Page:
Service for William Sloane Coffin to be Held at Yale

William Sloane Coffin Jr.

A public memorial service for the late Rev. William Sloane Coffin Jr. (1924–2006) will be held at Yale’s Battell Chapel, corner of Elm and College streets, on May 27 at 2 p.m.

Coffin died on April 12 at his home in Strafford, Vermont, at the age of 81.

Coffin was chaplain at Yale from 1958 until 1975. An icon of political engagement, Coffin galvanized a generation of idealistic youth both with the words he preached from the pulpit and his deeds as a civil rights and peace activist.

He was an accomplished musician who as a teenager studied piano with Nadia Boulanger in Paris and later pursued his musical studies at the Yale School of Music as an undergraduate. After serving in army intelligence—and learning Russian—during World War II, Coffin returned to Yale to complete his bachelor’s degree. Following his graduation in 1949, and a brief stint at Union Theological Seminary, he worked for the CIA in Germany recruiting anti-Soviet Russian refugees.

William Sloane Coffin Jr.
(pictured left)

In 1953, he returned to Yale as a divinity student, receiving his degree and becoming an ordained Presbyterian minister in 1956.

The teaching of renowned theologian Reinhold Niebuhr of Union Theological Seminary was a particularly influential force in Coffin’s spiritual development. Niebuhr advocated political activism as a necessary expression of faith, a creed that was to become the guiding principle of Coffin’s public life.

It was during Coffin’s tenure as Yale’s chaplain that he gained celebrity as a leading proponent of civil rights in America and an early opponent of the war in Vietnam. He was among the first white northerners to join the convoy of Freedom Riders who challenged segregation in the South, and he enjoined students to enlist in the effort.

As the war in Vietnam escalated, Coffin sought to offer Battell Chapel as a sanctuary for draft resisters and preached a gospel of civil disobedience to a flock that far exceeded his congregation at Yale. He was arrested on several occasions for participating in civil rights and peace demonstrations. In 1968 he and four fellow activists, including renowned pediatrician Benjamin Spock, were convicted in federal court of conspiracy to aid resistance to the draft. They were later acquitted.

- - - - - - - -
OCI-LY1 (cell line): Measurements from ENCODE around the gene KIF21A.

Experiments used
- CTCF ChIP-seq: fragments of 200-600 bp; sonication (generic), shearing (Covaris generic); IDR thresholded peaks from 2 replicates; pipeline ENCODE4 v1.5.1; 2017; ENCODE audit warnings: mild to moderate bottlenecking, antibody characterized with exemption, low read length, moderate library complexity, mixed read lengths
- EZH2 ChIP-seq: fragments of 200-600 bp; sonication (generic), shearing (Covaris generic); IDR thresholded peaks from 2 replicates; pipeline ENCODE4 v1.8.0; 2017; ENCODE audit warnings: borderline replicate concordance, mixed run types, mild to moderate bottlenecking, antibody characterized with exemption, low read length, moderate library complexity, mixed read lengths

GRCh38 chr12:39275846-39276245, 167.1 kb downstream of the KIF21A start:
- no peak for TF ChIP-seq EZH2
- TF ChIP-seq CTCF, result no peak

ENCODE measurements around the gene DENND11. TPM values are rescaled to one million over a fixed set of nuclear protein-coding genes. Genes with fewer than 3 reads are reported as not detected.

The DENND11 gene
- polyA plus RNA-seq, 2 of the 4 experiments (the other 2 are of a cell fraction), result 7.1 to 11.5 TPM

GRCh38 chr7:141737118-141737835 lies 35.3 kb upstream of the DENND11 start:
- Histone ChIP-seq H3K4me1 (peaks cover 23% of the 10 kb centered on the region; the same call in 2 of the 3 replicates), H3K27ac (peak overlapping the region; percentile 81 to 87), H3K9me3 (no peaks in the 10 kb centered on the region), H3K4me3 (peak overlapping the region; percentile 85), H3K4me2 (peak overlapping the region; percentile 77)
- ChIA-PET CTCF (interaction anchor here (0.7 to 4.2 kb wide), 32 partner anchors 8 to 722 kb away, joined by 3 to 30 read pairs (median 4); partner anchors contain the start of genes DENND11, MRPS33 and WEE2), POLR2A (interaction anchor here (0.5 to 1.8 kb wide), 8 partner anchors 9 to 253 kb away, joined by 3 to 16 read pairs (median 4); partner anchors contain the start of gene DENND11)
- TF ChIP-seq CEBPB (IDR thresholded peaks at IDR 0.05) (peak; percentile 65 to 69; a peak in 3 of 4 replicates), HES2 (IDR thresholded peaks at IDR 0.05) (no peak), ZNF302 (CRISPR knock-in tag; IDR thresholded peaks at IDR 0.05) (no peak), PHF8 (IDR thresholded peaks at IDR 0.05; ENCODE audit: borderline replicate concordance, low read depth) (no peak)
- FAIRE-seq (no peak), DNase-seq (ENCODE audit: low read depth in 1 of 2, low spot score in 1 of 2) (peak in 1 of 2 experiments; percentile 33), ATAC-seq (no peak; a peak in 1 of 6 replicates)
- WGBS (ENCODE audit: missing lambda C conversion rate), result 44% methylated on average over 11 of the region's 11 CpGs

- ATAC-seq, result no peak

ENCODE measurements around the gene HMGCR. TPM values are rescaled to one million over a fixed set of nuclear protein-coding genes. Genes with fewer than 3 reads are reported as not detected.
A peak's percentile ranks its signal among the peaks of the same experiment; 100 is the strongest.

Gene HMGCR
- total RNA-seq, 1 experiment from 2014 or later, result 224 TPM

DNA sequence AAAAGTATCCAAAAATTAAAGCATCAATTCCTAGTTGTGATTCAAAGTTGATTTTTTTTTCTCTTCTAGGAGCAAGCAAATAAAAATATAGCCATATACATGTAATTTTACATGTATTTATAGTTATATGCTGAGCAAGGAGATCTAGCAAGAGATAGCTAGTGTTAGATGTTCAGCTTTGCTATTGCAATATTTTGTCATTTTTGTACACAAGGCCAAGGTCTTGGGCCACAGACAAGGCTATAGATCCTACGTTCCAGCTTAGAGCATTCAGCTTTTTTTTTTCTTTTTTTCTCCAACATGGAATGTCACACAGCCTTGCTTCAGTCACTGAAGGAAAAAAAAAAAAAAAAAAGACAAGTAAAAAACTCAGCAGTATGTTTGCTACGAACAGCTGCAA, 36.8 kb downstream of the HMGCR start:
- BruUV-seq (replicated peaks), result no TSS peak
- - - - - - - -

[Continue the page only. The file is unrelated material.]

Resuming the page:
Garry Trudeau, an undergraduate during his chaplaincy, partly based the Doonesbury character “Rev. Sloan” on Coffin.

William Sloane Coffin Jr.
(pictured far right)

In the decade he spent as minister of Riverside Church in New York, from 1977 to 1987, he was no less engaged in causes that ranged from combating poverty and homelessness and championing the rights of homosexuals to protecting the environment and ending the nuclear arms race. Coffin retired from Riverside to head SANE/Freeze, an organization that was known as “SANE: The Committee for a Sane Nuclear Policy,” when he joined it in 1962 and is now called Peace Action.

In his retirement, the former chaplain lectured widely and wrote several books, “The Courage to Love,” “A Passion for the Possible” and “Credo” among them. He continued to speak out against the war in Iraq.

In 2002, Yale awarded Coffin an honorary doctorate of divinity, and last year the Yale Divinity School hosted a two-day celebration of his life and work.

Following the May 27 service, a reception will be held at a location to be determined.

The Coffin family wishes all gifts in memory of Rev. Coffin be given to The William Sloane Coffin Jr. Scholarship Fund. Yale Divinity School established the scholarship in honor of Coffin to benefit students who exemplify the attributes of Coffin’s ministry.

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Dorie Baker:, 203-432-1345